Why is this so hard to sink in deeply? I seem to do a thousand things before settling down into my studio:  reading Facebook, twitter, some cool threads on reddit, watching youtube interviews of celebrities, getting some coffee, maybe a chocolate, doing some dishes, organizing my files, stacking up my journals and looking at them, maybe another chocolate.
and oooops, the day is mostly over.

Focus and intention are my biggest challenges.
What are yours?


WHAT MAKES YOU COME TO LIFE?
Ask yourself this question, whenever you are given any choice or opportunity.
Ask: "Will saying YES to this path bring me closer to the source that brings me to life? Or will it take me further away?" No matter how alluring, no matter how beautiful, no matter how sparkling and fancy and delicious — do not say YES to other people's dreams.
Do your own thing.
Live in your own waking dream. Stubbornly.
Even if it means not washing your hair for a week. (ESPECIALLY if it means that!)
--Elizabeth Gilbert

Wednesday, October 22, 2014

Monday, October 20, 2014

One thing at a time . . .

I've been re-reading one of my all time favorite books, "Long Quiet Highway" by Natalie Goldberg. It mostly is memoir about her finding Zen meditation, and how it affected her creative life.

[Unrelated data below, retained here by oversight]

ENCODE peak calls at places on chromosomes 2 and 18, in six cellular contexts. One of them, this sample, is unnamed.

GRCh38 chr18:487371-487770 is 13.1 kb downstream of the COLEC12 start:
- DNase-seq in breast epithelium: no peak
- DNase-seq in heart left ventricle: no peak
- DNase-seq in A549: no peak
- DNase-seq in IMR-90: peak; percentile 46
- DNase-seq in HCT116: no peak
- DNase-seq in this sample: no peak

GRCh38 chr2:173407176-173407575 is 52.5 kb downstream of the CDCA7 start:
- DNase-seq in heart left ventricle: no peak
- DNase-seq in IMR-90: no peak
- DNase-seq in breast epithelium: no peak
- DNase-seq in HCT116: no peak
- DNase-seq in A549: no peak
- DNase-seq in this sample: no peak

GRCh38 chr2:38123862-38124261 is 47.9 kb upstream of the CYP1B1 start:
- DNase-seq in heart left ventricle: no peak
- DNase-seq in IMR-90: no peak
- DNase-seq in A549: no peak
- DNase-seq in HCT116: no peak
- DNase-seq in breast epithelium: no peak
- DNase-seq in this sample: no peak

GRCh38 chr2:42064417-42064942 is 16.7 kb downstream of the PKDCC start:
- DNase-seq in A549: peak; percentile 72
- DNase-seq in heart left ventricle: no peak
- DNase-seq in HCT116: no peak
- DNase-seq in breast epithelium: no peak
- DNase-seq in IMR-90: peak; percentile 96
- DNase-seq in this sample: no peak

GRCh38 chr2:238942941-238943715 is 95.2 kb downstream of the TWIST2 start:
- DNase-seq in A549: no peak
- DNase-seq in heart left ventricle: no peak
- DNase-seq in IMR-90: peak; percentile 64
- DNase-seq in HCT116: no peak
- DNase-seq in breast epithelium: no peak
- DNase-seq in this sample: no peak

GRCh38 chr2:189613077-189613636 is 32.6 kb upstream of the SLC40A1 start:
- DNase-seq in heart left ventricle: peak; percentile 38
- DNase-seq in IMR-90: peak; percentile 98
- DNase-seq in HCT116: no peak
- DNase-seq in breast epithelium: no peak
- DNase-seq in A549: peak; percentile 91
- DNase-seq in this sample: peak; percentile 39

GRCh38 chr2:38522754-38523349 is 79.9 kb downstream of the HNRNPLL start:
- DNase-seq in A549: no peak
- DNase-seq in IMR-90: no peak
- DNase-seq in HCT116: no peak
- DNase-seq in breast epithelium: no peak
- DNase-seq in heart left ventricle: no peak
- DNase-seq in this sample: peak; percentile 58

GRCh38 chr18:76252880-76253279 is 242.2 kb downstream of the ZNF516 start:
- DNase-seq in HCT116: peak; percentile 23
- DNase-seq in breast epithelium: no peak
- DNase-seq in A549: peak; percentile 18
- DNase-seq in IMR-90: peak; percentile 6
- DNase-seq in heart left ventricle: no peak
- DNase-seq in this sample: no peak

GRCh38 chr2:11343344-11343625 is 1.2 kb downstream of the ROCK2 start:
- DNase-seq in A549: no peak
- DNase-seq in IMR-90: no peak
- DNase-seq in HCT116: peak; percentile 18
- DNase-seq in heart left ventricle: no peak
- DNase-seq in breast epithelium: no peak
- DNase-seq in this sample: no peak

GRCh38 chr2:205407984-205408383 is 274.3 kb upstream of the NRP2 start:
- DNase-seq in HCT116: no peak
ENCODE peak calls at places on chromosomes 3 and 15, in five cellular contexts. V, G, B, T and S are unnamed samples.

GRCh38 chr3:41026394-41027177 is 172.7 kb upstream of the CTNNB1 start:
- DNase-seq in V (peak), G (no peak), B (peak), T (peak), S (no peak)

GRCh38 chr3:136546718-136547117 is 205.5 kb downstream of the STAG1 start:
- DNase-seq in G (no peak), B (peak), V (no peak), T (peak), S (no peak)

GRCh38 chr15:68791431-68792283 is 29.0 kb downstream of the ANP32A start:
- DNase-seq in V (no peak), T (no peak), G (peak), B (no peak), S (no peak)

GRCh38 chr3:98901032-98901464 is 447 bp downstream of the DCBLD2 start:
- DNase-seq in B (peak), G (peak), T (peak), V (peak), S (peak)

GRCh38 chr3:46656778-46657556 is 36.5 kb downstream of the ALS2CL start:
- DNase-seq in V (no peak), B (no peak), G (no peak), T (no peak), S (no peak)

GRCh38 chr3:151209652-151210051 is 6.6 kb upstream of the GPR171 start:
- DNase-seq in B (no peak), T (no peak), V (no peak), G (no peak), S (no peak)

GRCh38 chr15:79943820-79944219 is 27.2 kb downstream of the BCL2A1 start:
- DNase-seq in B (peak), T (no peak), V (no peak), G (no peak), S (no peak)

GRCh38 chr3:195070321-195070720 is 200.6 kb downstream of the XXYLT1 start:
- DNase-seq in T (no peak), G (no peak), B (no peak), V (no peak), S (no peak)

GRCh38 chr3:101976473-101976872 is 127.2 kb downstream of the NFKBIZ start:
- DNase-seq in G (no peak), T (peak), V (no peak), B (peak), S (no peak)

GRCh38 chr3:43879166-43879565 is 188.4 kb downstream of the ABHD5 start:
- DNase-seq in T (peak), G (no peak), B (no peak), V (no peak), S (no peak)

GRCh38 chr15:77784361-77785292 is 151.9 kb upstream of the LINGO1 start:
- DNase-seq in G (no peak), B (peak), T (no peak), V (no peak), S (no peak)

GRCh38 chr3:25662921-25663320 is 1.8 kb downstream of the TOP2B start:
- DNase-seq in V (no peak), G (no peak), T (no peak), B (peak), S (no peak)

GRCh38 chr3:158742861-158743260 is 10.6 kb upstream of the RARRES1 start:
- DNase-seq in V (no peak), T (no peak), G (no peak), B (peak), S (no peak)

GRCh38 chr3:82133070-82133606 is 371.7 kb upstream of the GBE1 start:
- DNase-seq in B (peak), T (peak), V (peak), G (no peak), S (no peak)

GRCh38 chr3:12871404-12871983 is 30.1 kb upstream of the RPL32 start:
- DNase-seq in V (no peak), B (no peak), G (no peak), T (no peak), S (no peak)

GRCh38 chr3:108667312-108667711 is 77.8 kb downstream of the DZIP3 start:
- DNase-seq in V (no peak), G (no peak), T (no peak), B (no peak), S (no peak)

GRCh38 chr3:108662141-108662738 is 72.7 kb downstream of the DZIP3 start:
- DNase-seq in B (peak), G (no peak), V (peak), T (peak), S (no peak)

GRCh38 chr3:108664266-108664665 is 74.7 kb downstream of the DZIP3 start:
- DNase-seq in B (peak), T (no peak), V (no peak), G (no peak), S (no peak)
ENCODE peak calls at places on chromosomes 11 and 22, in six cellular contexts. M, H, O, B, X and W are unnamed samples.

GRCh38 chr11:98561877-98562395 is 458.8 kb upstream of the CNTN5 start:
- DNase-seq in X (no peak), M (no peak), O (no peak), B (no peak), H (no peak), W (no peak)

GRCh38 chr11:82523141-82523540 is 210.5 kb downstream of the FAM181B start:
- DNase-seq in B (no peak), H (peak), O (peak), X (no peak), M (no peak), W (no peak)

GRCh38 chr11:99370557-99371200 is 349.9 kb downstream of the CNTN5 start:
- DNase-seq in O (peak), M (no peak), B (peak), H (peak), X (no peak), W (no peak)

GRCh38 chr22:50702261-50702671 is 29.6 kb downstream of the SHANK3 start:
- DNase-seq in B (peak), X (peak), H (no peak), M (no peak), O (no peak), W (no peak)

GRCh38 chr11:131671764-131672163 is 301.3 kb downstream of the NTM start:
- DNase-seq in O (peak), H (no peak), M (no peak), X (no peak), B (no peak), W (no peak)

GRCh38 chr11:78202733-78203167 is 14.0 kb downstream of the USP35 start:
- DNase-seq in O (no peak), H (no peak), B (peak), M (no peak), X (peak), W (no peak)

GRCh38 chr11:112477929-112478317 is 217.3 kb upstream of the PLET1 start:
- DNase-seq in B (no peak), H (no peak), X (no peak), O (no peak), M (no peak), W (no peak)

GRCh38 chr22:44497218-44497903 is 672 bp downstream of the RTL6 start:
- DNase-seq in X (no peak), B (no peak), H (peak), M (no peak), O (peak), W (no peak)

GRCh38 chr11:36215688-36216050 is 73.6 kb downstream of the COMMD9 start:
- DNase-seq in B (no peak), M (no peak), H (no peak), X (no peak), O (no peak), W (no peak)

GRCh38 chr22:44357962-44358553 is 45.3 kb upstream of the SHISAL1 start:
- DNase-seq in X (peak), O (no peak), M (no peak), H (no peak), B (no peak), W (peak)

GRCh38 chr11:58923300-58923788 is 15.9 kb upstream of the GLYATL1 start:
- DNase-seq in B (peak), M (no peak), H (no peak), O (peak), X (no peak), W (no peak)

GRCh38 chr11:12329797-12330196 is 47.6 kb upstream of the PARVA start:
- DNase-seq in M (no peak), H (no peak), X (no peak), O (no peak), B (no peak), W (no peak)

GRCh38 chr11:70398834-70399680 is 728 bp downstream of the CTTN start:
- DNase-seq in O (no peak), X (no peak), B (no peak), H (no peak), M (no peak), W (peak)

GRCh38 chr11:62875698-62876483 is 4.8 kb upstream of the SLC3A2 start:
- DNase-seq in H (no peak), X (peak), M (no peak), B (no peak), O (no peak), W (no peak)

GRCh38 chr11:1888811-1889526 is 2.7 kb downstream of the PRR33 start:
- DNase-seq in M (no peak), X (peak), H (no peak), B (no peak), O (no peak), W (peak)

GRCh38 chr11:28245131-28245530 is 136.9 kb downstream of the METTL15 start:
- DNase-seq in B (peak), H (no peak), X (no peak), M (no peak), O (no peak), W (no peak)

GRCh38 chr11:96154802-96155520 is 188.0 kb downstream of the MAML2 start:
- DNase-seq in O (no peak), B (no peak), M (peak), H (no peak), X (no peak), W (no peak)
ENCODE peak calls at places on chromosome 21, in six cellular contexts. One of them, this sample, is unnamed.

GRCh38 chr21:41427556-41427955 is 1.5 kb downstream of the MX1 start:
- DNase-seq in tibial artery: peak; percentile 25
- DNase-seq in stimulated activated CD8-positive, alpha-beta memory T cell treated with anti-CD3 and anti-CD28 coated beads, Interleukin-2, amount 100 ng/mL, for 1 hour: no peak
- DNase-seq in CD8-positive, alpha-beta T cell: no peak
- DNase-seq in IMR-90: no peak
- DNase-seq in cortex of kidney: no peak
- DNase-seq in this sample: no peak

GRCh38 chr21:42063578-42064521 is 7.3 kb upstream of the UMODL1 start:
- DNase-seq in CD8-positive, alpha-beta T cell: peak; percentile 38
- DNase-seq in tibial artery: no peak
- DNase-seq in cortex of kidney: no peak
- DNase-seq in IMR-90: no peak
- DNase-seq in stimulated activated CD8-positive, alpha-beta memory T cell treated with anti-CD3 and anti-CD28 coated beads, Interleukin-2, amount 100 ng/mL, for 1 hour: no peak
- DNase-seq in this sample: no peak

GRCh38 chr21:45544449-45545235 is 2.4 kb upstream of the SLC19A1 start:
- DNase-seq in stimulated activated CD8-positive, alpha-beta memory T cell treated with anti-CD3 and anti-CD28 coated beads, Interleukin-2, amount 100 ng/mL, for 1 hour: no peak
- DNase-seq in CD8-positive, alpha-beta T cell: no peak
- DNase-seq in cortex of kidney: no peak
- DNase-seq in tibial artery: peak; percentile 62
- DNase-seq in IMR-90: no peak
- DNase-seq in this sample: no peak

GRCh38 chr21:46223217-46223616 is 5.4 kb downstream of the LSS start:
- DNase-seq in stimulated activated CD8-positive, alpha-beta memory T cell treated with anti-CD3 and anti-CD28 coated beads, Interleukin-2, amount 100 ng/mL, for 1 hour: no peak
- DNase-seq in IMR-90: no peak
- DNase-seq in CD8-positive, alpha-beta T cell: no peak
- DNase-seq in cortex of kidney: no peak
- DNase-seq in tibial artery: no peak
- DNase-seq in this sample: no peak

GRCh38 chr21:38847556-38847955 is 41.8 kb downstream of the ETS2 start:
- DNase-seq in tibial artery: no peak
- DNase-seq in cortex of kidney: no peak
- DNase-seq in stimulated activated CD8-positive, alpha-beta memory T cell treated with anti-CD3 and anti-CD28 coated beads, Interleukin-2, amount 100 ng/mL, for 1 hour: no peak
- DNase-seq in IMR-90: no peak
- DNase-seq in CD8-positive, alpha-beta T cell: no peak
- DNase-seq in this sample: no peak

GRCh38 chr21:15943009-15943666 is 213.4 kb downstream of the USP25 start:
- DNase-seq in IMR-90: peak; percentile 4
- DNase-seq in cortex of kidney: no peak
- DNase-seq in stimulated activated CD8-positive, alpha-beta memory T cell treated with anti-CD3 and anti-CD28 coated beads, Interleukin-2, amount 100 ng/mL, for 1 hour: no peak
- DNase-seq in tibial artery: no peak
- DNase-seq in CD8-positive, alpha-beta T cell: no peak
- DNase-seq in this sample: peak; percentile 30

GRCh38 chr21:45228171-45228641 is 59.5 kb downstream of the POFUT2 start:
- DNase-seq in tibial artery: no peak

At one point, her teacher tells her she either should be a Zen monk, or a writer, but not both. I found this hard to hear, because I always seem to wear many hats. Having three kids, grad school, then working outside the home, then working at home, at many different jobs, I learned that it was a luxury to think I would ever only have one thing on which to focus. I did learn to only do one thing at a time, and to be fully present for whatever I was working on. (at least to try to do that.)

The idea of Zen seems to be fully present and aware, and to understand how fleeting all life is.